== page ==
1. ## triangle limit

Here's a cool little limit problem you may wish to tackle.

If $T({\theta})$ is the area of the right triangle ABC, and $S({\theta})$ is the area of the segment formed by chord AB and the arc of the unit circle subtended by the central angle theta.

Find $\lim_{\theta\rightarrow{0^{+}}}\frac{T({\theta})}{ S({\theta})}$

2. Originally Posted by galactus
Here's a cool little limit problem you may wish to tackle.

If $T({\theta})$ is the area of the right triangle ABC, and $S({\theta})$ is the area of the segment formed by chord AB and the arc of the unit circle subtended by the central angle theta.

Find $\lim_{\theta\rightarrow{0^{+}}}\frac{T({\theta})}{ S({\theta})}$
Hello,

in my opinion the limit must be zero:

Area of triangle ABC: $a_{ABC} = \frac{1}{2}(1-\cos(\theta)) \cdot \sin(\theta)$

Area of the segment: $a_{seg} = \frac{\theta}{360} \cdot \pi \cdot 1^2 - \frac{1}{2}\sin(\theta) \cdot 1^2$

$
\lim_{\theta~\rightarrow~0} \left( \frac{\frac{1}{2}(1-\cos(\theta)) \cdot \sin(\theta)}{ \frac{\theta}{360} \cdot \pi - \frac{1}{2}\sin(\theta) }\right)$
= $
\lim_{\theta~\rightarrow~0} \left( \frac{180 \cdot (1-\cos(\theta)) \cdot \sin(\theta)}{ \theta \cdot \pi - 180 \cdot \sin(\theta) }\right)$
= $
\lim_{\theta~\rightarrow~0} \left( \frac{180 \cdot (1-\cos(\theta))}{ \frac{\theta \cdot \pi}{\sin(\theta)} - 180 }\right)$

Since $\lim_{\theta~\rightarrow~0}(1-\cos(\theta) = 0$ and

$\lim_{\theta~\rightarrow~0}\left(\frac{\theta}{\si n(\theta)} \right)=1$ the numerator of the fraction will become zero and the denominator something ugly like $\pi - 180$ but it will not be zero.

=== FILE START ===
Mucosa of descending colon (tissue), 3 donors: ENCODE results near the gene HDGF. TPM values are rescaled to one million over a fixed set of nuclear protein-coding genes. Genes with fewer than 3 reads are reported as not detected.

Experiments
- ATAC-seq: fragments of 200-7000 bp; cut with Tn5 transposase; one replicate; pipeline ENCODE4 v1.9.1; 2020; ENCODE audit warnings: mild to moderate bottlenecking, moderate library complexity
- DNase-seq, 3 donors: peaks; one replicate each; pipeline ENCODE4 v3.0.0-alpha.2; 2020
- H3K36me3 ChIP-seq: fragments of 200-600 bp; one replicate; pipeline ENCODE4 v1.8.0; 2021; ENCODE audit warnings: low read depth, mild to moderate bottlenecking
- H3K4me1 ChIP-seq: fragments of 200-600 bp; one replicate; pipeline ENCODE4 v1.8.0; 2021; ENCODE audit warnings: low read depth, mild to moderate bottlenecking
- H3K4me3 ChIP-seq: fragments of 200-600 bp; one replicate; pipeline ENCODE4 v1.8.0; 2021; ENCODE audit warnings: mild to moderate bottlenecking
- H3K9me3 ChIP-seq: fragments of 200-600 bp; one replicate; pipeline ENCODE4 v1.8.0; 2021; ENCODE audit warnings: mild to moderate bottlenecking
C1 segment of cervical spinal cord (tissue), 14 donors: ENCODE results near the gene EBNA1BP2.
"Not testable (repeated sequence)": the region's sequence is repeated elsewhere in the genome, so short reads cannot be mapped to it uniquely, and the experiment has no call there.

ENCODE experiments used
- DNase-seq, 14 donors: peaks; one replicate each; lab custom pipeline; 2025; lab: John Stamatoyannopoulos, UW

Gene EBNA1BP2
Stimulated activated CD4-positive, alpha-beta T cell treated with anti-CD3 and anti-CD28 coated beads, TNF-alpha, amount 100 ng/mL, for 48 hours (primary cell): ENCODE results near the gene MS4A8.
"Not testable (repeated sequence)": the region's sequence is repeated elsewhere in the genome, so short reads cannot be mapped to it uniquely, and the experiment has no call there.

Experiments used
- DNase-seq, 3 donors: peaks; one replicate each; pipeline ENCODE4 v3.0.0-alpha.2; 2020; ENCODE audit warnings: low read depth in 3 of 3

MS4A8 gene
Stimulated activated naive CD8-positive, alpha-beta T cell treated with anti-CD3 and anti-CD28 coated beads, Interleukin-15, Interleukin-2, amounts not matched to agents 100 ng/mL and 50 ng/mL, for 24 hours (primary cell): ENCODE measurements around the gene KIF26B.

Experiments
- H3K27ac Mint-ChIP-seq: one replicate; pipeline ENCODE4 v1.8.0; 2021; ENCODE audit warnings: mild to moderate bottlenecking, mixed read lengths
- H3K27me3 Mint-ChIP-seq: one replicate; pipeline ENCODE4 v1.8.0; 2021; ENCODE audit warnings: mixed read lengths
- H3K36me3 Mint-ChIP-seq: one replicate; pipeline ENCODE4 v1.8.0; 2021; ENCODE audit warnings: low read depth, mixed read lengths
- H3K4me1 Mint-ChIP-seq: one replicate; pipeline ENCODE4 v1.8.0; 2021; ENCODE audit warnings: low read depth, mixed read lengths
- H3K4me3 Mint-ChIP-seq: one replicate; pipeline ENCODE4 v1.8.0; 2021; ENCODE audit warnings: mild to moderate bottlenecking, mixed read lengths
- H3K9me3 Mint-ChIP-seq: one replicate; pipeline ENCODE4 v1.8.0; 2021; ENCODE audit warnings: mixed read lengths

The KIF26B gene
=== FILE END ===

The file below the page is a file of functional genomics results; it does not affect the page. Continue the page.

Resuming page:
Thus the complete fraction must be zero.

3. Earboth, are you sure you used radians. You wrote $\frac{\theta}{360}$ maybe it should be $\frac{\theta}{2\pi}$.

4. Originally Posted by ThePerfectHacker
Earboth, are you sure you used radians. You wrote $\frac{\theta}{360}$ maybe it should be $\frac{\theta}{2\pi}$.
Hello,

no, I used degree. In my opinion it doesn't matter whether you use radians or degree.

5. Area of triangle:

$T({\theta})=\frac{1}{2}sin{\theta}(1-cos{\theta})$

Area of circular segment is given by $\frac{1}{2}r^{2}({\theta}-sin{\theta})$. Our radius = 1.

$S({\theta})=\frac{1}{2}({\theta}-sin{\theta})$

Therefore, we have:

$\lim_{\theta\rightarrow{0}^{+}}\frac{T({\theta})}{ S({\theta})}=\lim_{\theta\rightarrow{0}^{+}}\frac{ sin{\theta}-sin{\theta}cos{\theta}}{{\theta}-sin{\theta}}$

You can use L'Hopital:

$\lim_{\theta\rightarrow{0}^{+}}\frac{cos{\theta}+s in^{2}{\theta}-cos^{2}{\theta}}{1-cos{\theta}}$

identity: $sin^{2}{\theta}-cos^{2}{\theta}=-cos(2{\theta}):$

$=\lim_{\theta\rightarrow{0}^{+}}\frac{cos{\theta}-cos({2\theta})}{1-cos{\theta}}$

L'Hopital again:

$=\lim_{\theta\rightarrow{0}^{+}}\frac{2sin(2{\thet a})-sin{\theta}}{sin{\theta}}$

L'Hopital again:

$=\lim_{\theta\rightarrow{0}^{+}}\frac{4cos(2{\thet a})-cos{\theta}}{cos{\theta}}=\boxed{3}$

Of course, you can manipulate it without L'Hopital. Whatever you want to do.